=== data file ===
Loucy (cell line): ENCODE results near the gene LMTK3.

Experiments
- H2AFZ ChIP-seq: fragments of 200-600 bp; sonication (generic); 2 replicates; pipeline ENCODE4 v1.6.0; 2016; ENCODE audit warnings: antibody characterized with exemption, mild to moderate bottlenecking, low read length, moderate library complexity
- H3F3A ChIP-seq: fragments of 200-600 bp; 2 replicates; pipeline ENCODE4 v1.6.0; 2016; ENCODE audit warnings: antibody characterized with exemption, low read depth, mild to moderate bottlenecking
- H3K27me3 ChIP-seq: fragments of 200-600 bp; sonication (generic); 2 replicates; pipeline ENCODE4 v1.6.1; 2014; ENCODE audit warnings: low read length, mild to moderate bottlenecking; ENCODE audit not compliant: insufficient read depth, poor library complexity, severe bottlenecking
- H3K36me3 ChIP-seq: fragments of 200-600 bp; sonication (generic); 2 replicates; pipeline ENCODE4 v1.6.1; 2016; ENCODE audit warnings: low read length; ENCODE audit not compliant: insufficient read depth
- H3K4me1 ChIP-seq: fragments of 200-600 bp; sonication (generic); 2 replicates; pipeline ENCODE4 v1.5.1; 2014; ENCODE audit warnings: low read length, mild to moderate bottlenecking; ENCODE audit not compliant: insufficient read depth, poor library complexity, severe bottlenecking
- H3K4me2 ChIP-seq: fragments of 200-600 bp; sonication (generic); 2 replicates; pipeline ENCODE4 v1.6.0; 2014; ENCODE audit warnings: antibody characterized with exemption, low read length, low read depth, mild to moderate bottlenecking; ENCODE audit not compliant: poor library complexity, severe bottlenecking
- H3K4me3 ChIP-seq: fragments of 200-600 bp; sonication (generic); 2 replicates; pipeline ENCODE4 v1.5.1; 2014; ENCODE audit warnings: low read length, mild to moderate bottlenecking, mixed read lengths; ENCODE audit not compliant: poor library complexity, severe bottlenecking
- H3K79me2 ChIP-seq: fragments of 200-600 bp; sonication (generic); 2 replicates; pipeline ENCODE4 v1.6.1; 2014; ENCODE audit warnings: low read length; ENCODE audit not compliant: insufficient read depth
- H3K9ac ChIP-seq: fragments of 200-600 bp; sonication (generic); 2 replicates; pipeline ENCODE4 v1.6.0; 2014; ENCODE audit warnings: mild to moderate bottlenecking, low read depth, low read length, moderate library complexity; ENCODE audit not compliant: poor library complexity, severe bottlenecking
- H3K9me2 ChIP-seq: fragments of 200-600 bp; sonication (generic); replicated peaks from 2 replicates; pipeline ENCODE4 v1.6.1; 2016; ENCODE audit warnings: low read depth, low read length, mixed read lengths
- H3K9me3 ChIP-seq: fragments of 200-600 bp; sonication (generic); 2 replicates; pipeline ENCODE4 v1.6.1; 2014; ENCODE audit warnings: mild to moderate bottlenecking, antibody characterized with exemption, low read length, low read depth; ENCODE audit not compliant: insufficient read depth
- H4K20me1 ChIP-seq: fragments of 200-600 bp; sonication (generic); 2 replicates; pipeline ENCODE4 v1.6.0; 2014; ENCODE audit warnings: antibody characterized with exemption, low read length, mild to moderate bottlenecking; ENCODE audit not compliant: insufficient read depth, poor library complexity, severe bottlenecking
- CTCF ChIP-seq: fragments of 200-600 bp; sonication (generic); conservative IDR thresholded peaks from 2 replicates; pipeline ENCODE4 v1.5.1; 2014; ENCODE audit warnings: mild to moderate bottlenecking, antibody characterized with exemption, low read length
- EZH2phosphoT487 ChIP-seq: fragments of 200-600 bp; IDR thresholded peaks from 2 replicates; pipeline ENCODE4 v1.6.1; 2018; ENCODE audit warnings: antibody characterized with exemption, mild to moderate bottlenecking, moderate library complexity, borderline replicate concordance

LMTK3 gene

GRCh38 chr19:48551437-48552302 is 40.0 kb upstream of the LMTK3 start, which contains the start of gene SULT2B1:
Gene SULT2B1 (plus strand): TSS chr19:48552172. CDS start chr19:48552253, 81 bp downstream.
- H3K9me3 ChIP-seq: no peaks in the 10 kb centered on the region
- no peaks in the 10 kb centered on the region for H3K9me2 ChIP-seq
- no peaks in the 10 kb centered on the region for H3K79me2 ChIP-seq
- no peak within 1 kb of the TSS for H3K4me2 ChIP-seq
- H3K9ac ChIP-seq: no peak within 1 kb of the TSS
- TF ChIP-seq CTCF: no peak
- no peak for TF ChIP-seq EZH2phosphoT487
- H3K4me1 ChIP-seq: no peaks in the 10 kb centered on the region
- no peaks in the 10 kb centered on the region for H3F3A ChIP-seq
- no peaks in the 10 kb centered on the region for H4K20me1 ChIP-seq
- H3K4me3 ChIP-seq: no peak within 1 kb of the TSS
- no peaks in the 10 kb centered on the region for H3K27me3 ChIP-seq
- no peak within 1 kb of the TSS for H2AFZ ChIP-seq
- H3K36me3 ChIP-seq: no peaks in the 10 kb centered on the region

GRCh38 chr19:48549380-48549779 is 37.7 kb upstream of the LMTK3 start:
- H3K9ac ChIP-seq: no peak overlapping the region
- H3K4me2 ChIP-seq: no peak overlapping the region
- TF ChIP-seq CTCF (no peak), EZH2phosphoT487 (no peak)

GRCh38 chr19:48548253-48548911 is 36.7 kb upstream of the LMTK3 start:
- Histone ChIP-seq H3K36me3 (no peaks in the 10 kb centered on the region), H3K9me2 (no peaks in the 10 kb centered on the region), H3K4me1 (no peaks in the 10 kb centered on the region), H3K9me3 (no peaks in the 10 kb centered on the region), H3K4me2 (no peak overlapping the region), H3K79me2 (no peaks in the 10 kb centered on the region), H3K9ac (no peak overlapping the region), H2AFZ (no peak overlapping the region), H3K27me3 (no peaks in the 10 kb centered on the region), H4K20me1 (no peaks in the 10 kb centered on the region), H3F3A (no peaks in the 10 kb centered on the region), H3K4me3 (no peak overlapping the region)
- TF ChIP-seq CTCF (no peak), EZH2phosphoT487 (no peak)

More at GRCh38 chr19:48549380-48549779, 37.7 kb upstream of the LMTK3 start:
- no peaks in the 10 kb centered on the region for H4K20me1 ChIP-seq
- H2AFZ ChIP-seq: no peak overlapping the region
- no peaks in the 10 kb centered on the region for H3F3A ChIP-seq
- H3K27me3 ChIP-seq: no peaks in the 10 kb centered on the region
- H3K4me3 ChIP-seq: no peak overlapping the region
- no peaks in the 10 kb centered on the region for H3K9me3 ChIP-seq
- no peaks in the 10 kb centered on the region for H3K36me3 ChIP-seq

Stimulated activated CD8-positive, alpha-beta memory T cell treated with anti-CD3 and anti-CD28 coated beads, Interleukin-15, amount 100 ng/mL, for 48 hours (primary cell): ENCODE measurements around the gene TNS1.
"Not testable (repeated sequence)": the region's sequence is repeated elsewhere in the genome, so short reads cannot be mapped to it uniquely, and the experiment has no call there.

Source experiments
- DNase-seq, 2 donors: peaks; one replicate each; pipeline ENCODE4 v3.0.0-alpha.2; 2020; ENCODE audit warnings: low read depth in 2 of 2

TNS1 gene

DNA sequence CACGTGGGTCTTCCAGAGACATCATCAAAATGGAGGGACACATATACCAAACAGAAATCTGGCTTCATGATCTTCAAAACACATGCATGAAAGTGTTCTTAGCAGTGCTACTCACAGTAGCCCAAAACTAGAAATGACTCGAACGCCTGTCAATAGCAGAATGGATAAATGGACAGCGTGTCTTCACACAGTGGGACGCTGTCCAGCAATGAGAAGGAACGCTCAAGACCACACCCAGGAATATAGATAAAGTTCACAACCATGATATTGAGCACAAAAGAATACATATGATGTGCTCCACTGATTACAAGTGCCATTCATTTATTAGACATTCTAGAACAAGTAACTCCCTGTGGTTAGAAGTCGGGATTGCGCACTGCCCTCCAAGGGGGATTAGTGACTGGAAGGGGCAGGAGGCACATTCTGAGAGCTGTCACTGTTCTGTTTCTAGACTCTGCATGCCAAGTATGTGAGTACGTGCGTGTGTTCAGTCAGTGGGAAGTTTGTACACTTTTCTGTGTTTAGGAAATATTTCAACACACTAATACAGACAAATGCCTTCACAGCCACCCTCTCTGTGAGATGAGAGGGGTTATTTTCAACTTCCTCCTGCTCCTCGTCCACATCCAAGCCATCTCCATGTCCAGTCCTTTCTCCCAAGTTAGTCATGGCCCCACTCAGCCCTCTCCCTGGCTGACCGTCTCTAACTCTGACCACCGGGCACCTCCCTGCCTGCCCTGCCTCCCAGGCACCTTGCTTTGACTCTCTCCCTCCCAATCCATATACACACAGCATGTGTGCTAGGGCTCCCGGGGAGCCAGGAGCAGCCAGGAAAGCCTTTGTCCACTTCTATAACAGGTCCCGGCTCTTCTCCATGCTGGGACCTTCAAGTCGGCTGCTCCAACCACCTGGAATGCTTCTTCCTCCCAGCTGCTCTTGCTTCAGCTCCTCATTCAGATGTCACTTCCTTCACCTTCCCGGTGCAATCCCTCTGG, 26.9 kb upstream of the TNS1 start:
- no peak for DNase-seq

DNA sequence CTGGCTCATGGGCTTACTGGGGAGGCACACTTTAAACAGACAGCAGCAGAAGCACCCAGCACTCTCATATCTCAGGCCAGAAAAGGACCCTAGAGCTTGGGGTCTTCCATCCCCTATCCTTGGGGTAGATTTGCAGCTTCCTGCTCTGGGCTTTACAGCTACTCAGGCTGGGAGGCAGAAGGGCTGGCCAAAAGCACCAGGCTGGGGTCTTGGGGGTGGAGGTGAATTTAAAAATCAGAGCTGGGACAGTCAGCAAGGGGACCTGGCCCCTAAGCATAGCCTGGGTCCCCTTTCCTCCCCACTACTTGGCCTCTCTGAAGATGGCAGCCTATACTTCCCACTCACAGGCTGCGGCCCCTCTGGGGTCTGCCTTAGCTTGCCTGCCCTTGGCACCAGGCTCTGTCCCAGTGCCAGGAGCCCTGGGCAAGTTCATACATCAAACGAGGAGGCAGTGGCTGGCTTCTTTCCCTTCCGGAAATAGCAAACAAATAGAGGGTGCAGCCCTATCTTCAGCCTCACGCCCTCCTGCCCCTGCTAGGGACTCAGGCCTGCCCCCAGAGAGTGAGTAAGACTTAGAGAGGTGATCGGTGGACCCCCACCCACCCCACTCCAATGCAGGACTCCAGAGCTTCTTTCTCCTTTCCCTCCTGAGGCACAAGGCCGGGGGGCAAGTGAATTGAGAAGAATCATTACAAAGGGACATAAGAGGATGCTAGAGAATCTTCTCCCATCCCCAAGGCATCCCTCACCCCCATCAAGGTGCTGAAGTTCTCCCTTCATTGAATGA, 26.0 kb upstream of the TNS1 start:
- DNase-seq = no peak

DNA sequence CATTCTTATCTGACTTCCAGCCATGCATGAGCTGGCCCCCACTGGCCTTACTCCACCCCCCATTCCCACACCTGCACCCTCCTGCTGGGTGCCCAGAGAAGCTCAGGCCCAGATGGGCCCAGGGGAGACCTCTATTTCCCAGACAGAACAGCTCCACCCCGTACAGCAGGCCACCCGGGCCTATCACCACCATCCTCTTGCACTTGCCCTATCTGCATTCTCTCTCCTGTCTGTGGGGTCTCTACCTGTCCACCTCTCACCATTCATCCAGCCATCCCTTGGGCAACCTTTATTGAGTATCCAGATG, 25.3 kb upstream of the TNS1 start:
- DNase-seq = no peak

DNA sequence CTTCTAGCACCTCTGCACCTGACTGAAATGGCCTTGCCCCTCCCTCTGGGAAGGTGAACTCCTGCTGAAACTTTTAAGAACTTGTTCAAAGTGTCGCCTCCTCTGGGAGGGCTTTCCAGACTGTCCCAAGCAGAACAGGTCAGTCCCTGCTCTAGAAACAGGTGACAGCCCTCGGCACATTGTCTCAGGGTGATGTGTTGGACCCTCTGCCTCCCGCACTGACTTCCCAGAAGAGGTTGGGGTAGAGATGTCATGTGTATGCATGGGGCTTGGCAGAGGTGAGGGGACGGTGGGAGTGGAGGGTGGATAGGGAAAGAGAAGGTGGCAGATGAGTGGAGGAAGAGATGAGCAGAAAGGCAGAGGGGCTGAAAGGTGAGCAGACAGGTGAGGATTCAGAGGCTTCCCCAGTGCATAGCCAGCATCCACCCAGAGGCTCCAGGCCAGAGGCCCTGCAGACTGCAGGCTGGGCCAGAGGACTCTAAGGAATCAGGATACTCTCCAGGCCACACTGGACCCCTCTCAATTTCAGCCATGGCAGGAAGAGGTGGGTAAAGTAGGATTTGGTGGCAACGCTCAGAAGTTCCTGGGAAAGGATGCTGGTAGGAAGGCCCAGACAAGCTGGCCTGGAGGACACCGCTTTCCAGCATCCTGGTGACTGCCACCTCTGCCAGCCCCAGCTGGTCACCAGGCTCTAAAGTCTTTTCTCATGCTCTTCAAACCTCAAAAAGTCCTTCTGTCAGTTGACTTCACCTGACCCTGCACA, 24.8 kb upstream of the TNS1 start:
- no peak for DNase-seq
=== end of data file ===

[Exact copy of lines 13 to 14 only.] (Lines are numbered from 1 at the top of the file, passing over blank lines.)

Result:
- H3K9me3 ChIP-seq: fragments of 200-600 bp; sonication (generic); 2 replicates; pipeline ENCODE4 v1.6.1; 2014; ENCODE audit warnings: mild to moderate bottlenecking, antibody characterized with exemption, low read length, low read depth; ENCODE audit not compliant: insufficient read depth
- H4K20me1 ChIP-seq: fragments of 200-600 bp; sonication (generic); 2 replicates; pipeline ENCODE4 v1.6.0; 2014; ENCODE audit warnings: antibody characterized with exemption, low read length, mild to moderate bottlenecking; ENCODE audit not compliant: insufficient read depth, poor library complexity, severe bottlenecking